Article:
Ginsberg’s ride on that wave has perhaps ebbed and flowed since his death 13 years ago, but it is cresting once more, with the recent publication of Jack Kerouac and Allen Ginsberg: The Letters (Viking) and The Typewriter Is Holy: The Complete, Uncensored History of the Beat Generation (Free Press), by Ginsberg’s archivist and biographer, Bill Morgan; an exhibition at the National Gallery of Art, “Beat Memories: The Photographs of Allen Ginsberg” (with an accompanying catalog, published by Prestel); and the movie Howl, starring indie heartthrob James Franco, about Ginsberg’s most famous poem and the 1957 obscenity trial challenging its publication in the United States. That trial, along with the simultaneous publication of Kerouac’s On the Road, catapulted the Beats into literary and cultural history.
The intense, candid letters that Ginsberg and Kerouac wrote to each other capture the emergence of that literary and cultural moment when America, and American literature, would change irrevocably. The letters are often elated with aspiration, extravagant—even hyperbolic—with language sometimes soaring for its own sake; at other times, they plunge into despair: “God knows what oblivion we’ll wind up in like unpopular Melvilles,” Ginsberg ponders.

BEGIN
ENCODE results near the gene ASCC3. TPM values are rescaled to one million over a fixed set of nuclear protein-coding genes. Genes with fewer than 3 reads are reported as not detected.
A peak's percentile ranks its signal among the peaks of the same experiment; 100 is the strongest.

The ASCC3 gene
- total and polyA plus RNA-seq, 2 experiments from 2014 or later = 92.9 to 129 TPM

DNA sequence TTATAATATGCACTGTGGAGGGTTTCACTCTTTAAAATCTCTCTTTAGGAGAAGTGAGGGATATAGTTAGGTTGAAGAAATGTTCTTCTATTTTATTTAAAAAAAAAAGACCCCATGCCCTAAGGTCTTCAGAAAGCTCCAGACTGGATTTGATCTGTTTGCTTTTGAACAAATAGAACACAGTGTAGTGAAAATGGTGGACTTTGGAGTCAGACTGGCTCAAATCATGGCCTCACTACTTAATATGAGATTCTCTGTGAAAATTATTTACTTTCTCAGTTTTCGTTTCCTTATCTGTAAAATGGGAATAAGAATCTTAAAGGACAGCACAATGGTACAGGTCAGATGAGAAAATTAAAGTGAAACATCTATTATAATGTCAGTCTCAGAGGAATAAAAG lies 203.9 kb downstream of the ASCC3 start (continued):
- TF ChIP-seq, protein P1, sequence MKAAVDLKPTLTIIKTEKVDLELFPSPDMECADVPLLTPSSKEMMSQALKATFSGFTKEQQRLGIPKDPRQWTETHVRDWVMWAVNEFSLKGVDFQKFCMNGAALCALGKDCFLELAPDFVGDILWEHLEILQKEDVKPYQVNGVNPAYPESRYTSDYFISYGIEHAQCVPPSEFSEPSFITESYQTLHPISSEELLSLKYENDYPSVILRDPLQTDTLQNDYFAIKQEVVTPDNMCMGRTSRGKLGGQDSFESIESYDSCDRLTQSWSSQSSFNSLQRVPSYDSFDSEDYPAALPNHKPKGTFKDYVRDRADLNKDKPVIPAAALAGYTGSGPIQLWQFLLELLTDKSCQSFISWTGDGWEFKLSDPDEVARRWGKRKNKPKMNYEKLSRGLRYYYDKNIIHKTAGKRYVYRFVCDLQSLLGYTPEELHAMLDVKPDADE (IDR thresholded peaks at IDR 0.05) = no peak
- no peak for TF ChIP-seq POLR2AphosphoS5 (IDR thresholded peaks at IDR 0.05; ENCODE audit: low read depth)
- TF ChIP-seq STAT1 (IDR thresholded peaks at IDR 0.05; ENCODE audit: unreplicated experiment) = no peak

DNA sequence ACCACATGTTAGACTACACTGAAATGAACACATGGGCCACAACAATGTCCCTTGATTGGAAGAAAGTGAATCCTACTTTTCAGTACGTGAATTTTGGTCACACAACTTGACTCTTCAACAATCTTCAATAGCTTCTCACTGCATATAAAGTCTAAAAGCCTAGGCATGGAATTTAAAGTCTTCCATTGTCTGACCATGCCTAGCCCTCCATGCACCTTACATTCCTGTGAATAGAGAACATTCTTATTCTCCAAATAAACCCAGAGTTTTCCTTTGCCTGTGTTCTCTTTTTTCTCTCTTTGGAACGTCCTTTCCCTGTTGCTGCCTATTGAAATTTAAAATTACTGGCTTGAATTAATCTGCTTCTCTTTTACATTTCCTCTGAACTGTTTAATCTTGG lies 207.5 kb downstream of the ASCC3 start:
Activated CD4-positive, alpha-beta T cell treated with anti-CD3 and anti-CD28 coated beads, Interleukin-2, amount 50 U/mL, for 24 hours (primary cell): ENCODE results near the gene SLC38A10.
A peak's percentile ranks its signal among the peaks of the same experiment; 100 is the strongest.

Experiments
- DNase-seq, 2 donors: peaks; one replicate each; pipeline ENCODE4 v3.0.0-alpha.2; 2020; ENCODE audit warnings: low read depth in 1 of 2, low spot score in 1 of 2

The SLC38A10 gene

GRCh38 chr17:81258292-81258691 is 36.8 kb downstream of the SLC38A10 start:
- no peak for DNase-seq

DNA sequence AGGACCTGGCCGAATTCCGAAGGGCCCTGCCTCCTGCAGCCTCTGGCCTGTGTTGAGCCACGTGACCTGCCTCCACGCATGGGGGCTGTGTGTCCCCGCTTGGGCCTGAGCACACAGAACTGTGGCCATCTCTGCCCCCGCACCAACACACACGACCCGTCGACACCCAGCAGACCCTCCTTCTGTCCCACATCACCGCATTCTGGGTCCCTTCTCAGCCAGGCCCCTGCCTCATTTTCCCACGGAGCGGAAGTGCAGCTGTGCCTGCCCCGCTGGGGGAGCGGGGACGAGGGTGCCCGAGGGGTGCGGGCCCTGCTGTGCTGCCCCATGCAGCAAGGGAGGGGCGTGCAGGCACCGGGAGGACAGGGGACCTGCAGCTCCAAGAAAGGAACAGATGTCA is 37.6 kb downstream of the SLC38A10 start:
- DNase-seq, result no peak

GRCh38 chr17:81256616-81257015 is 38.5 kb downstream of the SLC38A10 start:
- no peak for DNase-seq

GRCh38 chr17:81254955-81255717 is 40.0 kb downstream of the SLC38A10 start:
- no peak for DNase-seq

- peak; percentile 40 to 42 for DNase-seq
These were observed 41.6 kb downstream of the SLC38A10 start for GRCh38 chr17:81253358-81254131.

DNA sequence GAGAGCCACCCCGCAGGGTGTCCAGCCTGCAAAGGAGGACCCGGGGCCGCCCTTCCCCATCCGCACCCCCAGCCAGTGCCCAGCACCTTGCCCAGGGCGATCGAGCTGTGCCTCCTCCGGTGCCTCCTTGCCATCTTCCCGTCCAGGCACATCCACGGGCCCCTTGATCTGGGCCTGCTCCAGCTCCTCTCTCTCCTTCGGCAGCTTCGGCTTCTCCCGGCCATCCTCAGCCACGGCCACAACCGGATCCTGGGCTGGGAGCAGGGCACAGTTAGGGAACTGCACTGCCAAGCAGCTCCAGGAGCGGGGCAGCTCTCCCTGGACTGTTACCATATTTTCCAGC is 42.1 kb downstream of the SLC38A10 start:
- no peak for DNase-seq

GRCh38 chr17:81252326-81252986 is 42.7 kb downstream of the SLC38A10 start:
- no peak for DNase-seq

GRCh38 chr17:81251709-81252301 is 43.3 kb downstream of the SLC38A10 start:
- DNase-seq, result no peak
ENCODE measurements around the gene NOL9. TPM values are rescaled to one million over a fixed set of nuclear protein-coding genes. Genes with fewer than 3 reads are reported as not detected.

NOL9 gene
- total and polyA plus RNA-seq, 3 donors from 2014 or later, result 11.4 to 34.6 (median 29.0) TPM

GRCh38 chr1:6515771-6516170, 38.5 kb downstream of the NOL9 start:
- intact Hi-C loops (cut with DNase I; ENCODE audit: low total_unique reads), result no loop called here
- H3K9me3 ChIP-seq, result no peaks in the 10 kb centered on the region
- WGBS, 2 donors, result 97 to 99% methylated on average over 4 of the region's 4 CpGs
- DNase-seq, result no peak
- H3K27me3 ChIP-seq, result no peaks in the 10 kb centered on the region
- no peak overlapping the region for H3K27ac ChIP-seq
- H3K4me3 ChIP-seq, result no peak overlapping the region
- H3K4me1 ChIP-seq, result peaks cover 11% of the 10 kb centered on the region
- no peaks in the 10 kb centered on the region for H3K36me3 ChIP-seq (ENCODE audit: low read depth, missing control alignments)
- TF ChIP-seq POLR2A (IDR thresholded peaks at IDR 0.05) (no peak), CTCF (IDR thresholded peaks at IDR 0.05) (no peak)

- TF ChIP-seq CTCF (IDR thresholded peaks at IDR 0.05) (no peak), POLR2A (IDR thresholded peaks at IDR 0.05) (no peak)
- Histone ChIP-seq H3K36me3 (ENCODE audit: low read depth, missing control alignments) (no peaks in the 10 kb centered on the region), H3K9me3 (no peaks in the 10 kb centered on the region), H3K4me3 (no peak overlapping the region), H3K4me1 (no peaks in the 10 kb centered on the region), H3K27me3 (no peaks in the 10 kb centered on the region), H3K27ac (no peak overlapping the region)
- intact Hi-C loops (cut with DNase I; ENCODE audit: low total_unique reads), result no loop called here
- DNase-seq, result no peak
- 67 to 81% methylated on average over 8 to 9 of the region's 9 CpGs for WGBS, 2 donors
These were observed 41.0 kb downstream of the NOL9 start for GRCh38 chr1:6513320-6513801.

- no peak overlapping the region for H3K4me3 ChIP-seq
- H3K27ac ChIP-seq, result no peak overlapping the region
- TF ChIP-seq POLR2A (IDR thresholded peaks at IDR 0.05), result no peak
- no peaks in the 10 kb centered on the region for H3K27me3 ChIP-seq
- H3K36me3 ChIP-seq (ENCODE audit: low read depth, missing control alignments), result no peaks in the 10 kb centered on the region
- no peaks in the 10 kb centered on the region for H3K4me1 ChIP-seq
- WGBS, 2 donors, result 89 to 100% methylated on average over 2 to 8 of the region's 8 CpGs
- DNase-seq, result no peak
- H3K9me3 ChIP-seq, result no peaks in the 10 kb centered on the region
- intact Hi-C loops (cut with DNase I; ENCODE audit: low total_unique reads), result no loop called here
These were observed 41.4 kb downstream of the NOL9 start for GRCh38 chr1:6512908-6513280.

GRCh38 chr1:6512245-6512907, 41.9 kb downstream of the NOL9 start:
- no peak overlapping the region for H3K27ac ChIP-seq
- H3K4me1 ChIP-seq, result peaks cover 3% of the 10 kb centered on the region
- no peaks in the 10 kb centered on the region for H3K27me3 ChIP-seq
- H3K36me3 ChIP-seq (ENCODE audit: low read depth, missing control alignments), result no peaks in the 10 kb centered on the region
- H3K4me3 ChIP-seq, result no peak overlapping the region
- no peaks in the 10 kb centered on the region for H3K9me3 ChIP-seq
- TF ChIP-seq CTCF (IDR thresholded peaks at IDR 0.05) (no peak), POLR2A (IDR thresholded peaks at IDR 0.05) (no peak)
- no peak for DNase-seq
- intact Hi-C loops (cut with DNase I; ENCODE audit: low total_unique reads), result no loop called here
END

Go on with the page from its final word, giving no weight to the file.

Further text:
The correspondence begins in 1944, when the two young men met in New York City, where Ginsberg was an undergraduate at Columbia University and Kerouac a dropout living nearby, and continues until 1963, six years before Kerouac’s death, in 1969. Although they were greeted by American media as barbarous buffoons at the cultural gates—“I go rewrite Whitman for the entire universe,” Ginsberg boasted—the letters demonstrate a committed literary perspective. Allusions to Melville, Balzac, and Dostoevsky, Pound and Eliot, Joyce and Henry Miller establish the tradition they were committed to continue.
Some of the letters describe the daring literary ambitions they had for their friends, especially Ginsberg’s for William S. Burroughs, whom he regarded as a genius. Others, written from Mexico in the early 1950s, reveal how their views were deepened by living in a country “beyond Darwin’s chain,” as Kerouac put it. Fortified with tequila and peyote, Kerouac praised pastoral Mexico, and both men saw it as a foil to an American obsession with acquisition and consumption. Occasionally the letters crawl with dense Buddhist philosophy; inevitably they race again with reports of the latest recklessness of friends like Neal Cassady and Gregory Corso. Later letters, more ominously, are full of the hysteria that overwhelmed Kerouac after the notoriety of On the Road. As he reported to Ginsberg, with some of the cascading presumption that galvanized his prose—repeating what he had announced in a television interview—“I am waiting for God to show his face.”